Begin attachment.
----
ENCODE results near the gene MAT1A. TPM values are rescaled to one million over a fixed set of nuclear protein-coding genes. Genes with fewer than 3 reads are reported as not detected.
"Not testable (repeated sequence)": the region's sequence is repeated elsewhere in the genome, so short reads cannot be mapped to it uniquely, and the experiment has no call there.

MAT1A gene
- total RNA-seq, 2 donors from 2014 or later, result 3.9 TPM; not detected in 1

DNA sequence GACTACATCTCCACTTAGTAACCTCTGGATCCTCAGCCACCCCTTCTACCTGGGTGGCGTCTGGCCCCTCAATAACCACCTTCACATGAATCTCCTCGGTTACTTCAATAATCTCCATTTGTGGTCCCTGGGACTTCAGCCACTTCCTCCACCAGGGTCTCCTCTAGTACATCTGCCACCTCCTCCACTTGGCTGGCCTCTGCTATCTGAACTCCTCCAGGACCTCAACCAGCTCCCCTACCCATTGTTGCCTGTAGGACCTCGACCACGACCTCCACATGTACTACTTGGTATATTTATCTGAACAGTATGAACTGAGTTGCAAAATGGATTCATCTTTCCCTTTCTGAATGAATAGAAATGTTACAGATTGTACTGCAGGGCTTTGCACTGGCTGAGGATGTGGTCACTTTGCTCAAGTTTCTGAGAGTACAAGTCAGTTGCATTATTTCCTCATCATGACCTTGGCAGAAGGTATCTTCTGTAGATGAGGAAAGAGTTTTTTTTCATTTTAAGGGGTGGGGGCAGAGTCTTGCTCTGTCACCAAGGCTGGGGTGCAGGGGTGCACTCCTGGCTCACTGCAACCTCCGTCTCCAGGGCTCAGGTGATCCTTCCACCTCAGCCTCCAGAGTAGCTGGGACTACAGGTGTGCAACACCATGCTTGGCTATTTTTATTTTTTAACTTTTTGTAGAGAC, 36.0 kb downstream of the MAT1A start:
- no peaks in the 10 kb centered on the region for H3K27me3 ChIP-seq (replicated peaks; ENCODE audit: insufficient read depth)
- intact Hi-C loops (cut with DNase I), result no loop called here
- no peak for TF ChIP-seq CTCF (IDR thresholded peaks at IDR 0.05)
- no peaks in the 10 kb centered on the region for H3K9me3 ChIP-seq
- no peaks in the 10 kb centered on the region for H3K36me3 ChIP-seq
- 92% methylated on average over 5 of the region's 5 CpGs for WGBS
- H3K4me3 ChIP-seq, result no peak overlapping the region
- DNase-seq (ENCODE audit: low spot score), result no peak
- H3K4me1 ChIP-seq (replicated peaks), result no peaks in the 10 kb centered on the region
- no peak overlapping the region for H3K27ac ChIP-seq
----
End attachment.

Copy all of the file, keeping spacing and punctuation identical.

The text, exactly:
ENCODE results near the gene MAT1A. TPM values are rescaled to one million over a fixed set of nuclear protein-coding genes. Genes with fewer than 3 reads are reported as not detected.
"Not testable (repeated sequence)": the region's sequence is repeated elsewhere in the genome, so short reads cannot be mapped to it uniquely, and the experiment has no call there.

MAT1A gene
- total RNA-seq, 2 donors from 2014 or later, result 3.9 TPM; not detected in 1

DNA sequence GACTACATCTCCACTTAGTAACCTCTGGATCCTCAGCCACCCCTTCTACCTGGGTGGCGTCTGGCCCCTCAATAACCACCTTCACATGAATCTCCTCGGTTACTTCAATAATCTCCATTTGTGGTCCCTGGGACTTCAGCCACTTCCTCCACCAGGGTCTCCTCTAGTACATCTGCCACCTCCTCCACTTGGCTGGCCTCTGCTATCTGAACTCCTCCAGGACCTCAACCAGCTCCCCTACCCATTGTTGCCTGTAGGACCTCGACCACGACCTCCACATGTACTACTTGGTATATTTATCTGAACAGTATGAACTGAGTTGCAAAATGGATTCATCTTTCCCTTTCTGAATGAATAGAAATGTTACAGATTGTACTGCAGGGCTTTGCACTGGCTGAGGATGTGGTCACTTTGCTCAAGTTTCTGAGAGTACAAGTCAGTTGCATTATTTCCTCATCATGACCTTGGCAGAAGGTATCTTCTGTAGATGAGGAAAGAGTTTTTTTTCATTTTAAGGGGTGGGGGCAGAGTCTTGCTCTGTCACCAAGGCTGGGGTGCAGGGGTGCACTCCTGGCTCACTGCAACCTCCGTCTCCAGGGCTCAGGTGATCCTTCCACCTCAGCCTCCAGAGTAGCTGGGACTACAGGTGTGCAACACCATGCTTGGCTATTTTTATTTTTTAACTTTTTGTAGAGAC, 36.0 kb downstream of the MAT1A start:
- no peaks in the 10 kb centered on the region for H3K27me3 ChIP-seq (replicated peaks; ENCODE audit: insufficient read depth)
- intact Hi-C loops (cut with DNase I), result no loop called here
- no peak for TF ChIP-seq CTCF (IDR thresholded peaks at IDR 0.05)
- no peaks in the 10 kb centered on the region for H3K9me3 ChIP-seq
- no peaks in the 10 kb centered on the region for H3K36me3 ChIP-seq
- 92% methylated on average over 5 of the region's 5 CpGs for WGBS
- H3K4me3 ChIP-seq, result no peak overlapping the region
- DNase-seq (ENCODE audit: low spot score), result no peak
- H3K4me1 ChIP-seq (replicated peaks), result no peaks in the 10 kb centered on the region
- no peak overlapping the region for H3K27ac ChIP-seq